According to an embodiment, the window cleaning apparatus illustrated in FIGS. 1 to 3 may be adjusted to detect the magnetic force between the first and second cleaning units 100 and 200, which are attached and moved by the magnetic force with the window therebetween, thereby allowing the detected magnetic force to satisfy a preset reference value.
FIG. 4 is a block diagram of a magnetic force control device included in the window cleaning apparatus according to an embodiment. The magnetic force control device may include a magnetic force detection part 300 and a magnetic force control part 310.
The window cleaning apparatus according to an embodiment may include components equal to those described with reference to FIGS. 1 to 3. In addition, as shown in FIG. 4, the window cleaning apparatus may further include the magnetic force control device to control a magnetic force.
Referring to FIG. 4, the magnetic force detection part 300 may detect a magnetic force between the first and second cleaning units 100 and 200 attached with a window therebetween. Thus, the magnetic force detection part 300 may include a magnetic sensor (not shown) which is disposed on at least one of the first and second cleaning units 100 and 200 to detect the magnetic force.
The magnetic force between the first and second cleaning units 100 and 200 may be a force for attaching the first and second cleaning units 100 and 200 to each other with a window therebetween. Also, the magnetic force may be a magnetic force between the first and second magnetic modules 130 and 233 respectively disposed within the first and second cleaning units 100 and 200.
The magnetic force control part 310 may control a magnetic force of the magnetic module 130 to allow the detected magnetic force to satisfy the preset reference value.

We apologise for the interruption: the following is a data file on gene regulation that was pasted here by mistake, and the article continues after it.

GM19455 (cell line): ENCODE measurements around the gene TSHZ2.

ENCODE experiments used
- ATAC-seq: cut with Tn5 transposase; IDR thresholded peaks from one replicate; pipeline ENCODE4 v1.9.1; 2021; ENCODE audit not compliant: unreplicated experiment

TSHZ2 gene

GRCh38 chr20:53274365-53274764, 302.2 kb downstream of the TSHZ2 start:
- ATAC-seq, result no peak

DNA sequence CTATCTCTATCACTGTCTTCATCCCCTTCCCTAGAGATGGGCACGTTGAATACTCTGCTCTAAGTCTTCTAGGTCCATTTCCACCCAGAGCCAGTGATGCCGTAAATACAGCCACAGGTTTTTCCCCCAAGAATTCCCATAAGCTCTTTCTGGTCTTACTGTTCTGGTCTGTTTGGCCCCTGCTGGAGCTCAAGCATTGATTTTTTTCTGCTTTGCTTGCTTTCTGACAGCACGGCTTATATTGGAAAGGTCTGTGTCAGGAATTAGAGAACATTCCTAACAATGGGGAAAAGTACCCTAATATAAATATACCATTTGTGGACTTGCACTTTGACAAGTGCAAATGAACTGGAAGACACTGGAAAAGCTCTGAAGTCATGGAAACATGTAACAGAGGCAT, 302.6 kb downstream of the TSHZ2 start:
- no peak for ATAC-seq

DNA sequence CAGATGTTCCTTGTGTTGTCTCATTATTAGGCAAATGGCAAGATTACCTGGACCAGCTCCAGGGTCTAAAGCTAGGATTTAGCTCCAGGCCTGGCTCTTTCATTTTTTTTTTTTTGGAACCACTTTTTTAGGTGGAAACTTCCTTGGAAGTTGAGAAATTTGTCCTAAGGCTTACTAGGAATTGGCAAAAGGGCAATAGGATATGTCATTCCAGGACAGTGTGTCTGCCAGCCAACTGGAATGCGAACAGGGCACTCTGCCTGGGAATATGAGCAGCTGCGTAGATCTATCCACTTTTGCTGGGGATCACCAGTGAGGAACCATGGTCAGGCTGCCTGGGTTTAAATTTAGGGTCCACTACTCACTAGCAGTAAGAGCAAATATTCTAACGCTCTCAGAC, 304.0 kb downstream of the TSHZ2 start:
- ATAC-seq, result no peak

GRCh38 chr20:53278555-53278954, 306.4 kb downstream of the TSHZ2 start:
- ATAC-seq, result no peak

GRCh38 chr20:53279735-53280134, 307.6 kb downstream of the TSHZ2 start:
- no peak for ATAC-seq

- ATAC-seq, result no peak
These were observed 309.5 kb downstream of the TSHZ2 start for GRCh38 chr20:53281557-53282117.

For example, the more the magnetic force between the first and second magnetic modules 130 and 233 is increased, the more the window cleaning apparatus may be stably attached to the window. However, when the frictional force between the first and second cleaning units 100 and 200 is increased, it may difficult to move the window cleaning apparatus.
On the other hand, the more the magnetic force between the first and second magnetic modules 130 and 233 is decreased, the more the frictional force may be decreased. Thus, the window cleaning apparatus may be easily moved. However, the window cleaning apparatus may drop down by an external shock.
Thus, as described above, the reference value of the magnetic force may be set in consideration of the attachment stability and mobility of the window cleaning apparatus. More particularly, a maximum magnetic force at which the window cleaning apparatus is easily moved may be set as a maximum value, and a minimum magnetic force at which the window cleaning apparatus is stably attached to a window may be set as a minimum value.
Thus, the magnetic force control part 310 may control the magnetic force between the first and second cleaning units 100 and 200 detected by the magnetic force detection part 300 within a range of the reference value. That is, when the magnetic force gets out between the maximum value and the minimum value, the magnetic force control part 310 may control the magnetic force between the first and second magnetic modules 130 and 233 within the range of the reference value.
FIG. 5 is a sectional view for explaining a method of controlling a magnetic force according to a first embodiment. FIG. 5 schematically illustrates magnetic modules 130 and 233 of first and second cleaning units 100 and 200 respectively attached on both surfaces of a window G.
Referring to FIG. 5, windows G to be cleaned by the window cleaning apparatus according to the current embodiment may have thickness different from each other. For example, windows G having various thicknesses may be installed according to buildings, positions, or desired functions thereof.
When it is assumed that first and second magnetic modules 130 and 233 respectively provided in the first and second cleaning units 100 and 200 have the same magnetic force, a magnetic force between the first and second magnetic modules 130 and 233 may variable according to a thickness d of the window G.